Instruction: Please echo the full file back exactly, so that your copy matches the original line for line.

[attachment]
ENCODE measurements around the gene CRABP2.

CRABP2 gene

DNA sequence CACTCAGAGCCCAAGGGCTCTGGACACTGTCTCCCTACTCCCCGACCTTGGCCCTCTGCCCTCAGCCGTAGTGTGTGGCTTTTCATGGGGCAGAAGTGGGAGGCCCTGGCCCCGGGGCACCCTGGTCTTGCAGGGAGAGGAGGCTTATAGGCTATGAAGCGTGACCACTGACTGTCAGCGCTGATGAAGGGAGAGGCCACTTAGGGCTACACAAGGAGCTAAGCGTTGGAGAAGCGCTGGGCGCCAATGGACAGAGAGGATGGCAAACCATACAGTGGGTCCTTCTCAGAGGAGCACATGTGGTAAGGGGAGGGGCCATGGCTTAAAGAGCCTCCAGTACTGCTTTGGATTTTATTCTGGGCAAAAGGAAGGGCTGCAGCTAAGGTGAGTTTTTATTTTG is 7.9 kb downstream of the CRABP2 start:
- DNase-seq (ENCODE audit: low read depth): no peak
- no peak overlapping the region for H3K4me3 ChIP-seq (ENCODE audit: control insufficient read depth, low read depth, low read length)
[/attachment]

ENCODE measurements around the gene CRABP2.

CRABP2 gene

DNA sequence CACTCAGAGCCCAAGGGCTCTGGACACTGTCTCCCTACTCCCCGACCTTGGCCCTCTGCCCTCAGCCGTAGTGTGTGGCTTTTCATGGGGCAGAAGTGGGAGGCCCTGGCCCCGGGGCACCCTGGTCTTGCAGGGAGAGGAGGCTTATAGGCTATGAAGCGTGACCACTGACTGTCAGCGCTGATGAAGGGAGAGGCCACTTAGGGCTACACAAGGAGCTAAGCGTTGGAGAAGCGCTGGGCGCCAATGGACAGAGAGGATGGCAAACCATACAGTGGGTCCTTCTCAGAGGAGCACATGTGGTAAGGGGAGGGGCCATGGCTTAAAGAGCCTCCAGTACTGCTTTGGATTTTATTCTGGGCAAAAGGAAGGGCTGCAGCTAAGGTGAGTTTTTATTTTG is 7.9 kb downstream of the CRABP2 start:
- DNase-seq (ENCODE audit: low read depth): no peak
- no peak overlapping the region for H3K4me3 ChIP-seq (ENCODE audit: control insufficient read depth, low read depth, low read length)